COLUMBIA, S.C. (WIS) -There’s a new program headed to the Midlands designed to help combat veterans overcome post-traumatic stress. Warrior PATHH stands for progressive, alternative training for healing heroes.
It will operate out of the Big Red Barn Retreat in Blythewood, which provides alternative healing outlets to our military members and their families, all free of charge.
The Warrior PATHH program was developed at a retreat for servicemembers based out of Virginia. After the program’s reported success, it’s being adopted at retreats across the country, including in the Midlands. Organizers describe it as the nation’s first, non-clinical program designed to help combat soldiers – both active duty and veterans, as well as first responders – achieve post-traumatic growth.
Retired Command Sergeant Major Lamont Christian is the executive director of the Warrior PATHH program.
He says, “It gives each individual, really, an opportunity to relook at their purpose. Often, that’s what a military member, and a law enforcer, a first responder in the medical field – they look for because that’s what they’ve had during their time that they served and it’s really a desire for them to refocus, find that purpose, use a program like this that has a breakthrough way of reaching them.”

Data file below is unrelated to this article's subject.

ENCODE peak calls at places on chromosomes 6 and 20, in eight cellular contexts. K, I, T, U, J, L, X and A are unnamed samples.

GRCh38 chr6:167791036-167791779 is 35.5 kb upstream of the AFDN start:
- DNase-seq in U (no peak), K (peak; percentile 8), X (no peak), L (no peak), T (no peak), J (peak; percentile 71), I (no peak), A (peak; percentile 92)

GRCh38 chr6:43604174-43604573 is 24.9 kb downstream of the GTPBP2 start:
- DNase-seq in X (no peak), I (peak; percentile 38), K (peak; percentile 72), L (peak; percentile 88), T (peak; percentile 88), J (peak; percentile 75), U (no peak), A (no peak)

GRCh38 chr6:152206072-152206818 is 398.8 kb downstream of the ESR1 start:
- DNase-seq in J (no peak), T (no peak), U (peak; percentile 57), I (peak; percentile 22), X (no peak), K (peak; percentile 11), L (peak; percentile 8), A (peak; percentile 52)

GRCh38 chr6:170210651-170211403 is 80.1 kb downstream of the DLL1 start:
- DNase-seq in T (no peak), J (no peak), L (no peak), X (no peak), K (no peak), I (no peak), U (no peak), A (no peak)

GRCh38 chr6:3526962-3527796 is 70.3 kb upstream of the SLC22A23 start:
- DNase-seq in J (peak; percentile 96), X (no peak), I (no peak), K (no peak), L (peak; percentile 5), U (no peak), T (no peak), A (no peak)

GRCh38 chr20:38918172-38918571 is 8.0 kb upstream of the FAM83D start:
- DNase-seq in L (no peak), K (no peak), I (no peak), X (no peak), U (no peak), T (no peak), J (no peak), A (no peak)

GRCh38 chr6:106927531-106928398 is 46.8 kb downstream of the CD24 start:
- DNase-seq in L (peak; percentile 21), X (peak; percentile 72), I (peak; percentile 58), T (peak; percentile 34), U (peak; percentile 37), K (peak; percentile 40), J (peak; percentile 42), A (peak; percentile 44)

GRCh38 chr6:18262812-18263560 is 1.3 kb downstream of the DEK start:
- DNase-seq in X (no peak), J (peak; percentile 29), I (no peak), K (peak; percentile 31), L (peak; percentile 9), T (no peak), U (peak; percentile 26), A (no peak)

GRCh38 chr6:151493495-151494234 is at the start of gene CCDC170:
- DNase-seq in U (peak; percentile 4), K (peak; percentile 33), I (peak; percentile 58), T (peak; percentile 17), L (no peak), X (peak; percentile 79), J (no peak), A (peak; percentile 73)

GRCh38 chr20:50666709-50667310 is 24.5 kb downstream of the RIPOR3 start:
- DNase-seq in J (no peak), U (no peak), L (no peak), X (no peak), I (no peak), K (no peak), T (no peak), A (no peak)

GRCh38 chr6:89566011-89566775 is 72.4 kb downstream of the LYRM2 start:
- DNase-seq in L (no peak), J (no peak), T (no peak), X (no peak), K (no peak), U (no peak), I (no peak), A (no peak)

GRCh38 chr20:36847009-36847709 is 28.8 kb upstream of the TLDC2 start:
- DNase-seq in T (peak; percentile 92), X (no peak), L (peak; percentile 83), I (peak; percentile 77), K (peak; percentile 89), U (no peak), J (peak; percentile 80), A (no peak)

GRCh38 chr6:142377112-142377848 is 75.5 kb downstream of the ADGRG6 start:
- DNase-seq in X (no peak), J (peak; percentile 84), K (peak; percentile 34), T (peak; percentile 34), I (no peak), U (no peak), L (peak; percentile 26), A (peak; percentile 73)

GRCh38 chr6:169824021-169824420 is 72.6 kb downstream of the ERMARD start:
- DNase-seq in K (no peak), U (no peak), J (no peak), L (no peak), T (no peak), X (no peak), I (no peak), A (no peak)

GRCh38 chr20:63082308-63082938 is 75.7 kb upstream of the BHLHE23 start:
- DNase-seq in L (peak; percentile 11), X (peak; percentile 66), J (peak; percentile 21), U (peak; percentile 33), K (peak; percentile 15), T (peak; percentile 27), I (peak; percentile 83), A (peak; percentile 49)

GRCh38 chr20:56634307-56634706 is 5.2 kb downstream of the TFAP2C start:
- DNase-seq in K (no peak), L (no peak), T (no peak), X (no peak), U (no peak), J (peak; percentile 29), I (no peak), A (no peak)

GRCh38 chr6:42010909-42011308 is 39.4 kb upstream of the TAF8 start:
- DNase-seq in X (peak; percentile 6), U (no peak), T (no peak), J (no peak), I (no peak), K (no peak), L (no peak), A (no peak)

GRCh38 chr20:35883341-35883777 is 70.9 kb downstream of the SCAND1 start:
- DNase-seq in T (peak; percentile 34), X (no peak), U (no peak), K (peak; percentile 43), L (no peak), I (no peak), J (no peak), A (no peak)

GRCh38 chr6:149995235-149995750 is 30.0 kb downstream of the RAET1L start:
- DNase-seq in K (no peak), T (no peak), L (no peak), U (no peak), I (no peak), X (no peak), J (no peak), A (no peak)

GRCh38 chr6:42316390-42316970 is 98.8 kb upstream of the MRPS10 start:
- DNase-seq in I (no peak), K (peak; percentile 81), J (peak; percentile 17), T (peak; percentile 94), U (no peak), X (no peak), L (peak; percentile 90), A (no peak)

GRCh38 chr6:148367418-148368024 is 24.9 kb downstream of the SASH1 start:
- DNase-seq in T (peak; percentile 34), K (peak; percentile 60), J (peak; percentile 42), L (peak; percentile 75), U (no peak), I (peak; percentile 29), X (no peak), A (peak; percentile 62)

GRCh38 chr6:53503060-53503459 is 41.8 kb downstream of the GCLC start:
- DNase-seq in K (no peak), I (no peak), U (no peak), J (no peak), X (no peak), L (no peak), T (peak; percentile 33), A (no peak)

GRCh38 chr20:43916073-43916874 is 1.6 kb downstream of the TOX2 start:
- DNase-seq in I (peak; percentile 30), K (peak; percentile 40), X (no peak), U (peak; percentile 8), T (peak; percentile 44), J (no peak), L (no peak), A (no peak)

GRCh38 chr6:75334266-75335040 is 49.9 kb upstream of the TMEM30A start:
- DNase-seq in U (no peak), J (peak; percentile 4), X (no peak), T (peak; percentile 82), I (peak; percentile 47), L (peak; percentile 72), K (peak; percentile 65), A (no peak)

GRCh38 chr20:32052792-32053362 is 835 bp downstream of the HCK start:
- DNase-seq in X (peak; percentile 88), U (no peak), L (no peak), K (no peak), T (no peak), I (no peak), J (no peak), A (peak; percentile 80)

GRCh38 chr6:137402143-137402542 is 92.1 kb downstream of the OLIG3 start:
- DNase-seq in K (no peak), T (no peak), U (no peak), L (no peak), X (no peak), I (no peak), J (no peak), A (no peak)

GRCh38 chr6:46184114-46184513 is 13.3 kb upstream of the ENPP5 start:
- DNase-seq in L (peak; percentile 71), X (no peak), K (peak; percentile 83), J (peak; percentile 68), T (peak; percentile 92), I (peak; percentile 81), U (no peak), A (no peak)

It’s an 18-month program, which begins with a seven-day stay at the retreat. The Big Red Barn is planning to break ground on a new lodge on the property to provide a place for the participants to stay. Warrior PATHH programs operate with small groups of about six-eight people.
Those who help to facilitate the programs are a mix of combat veterans and highly trained civilians, who have also gone through the program. The activities include various techniques used by warriors over thousands of years, including the use of a labyrinth.
“A labyrinth has always been a source of decompression, if you would. So, when warriors would return from battle, before they actually went back into their villages or into their homes with their families, they would symbolically take the opportunity to leave the burdens of their battles in the middle of the labyrinth and it might be symbolically done with a rock, maybe their tools of their trade, their weapons and then they would leave those implements of war in the middle of the labyrinth and walk out and meet their families and friends and now they were no longer that warrior. They were the father or the brother and they could integrate back into their families,” Christian said.
The Big Red Barn Retreat plans to break ground on the labyrinth September 21. Before then, there will be a symposium at Stormwater Studios in Columbia on September 19 from 5:00-8:00 PM. This will be a chance for the military community to ask questions about the program, set to launch in the Midlands next fall.